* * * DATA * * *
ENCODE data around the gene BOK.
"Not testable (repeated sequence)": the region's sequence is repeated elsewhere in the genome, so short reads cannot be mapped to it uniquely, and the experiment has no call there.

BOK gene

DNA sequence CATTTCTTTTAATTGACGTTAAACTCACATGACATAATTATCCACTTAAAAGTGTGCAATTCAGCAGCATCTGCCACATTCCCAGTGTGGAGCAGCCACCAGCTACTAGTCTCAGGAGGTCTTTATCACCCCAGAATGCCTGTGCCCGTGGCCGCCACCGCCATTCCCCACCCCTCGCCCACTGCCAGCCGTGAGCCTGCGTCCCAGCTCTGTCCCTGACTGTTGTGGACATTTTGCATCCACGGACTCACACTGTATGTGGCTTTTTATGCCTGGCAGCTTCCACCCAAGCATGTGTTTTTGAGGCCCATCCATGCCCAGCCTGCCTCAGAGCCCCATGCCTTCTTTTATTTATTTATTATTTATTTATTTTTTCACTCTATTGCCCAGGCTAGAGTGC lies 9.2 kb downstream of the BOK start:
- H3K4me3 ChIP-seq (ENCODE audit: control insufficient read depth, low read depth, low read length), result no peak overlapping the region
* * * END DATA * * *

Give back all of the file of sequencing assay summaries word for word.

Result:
ENCODE data around the gene BOK.
"Not testable (repeated sequence)": the region's sequence is repeated elsewhere in the genome, so short reads cannot be mapped to it uniquely, and the experiment has no call there.

BOK gene

DNA sequence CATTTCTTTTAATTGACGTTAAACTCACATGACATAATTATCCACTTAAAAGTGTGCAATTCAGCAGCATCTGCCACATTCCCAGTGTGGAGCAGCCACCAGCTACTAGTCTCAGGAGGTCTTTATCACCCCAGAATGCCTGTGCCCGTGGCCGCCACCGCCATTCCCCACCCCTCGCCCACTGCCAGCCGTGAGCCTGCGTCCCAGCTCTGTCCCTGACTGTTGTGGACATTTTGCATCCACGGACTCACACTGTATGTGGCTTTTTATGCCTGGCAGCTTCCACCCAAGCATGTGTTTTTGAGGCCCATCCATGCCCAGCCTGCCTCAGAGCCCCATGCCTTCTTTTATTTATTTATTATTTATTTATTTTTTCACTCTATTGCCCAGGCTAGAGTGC lies 9.2 kb downstream of the BOK start:
- H3K4me3 ChIP-seq (ENCODE audit: control insufficient read depth, low read depth, low read length), result no peak overlapping the region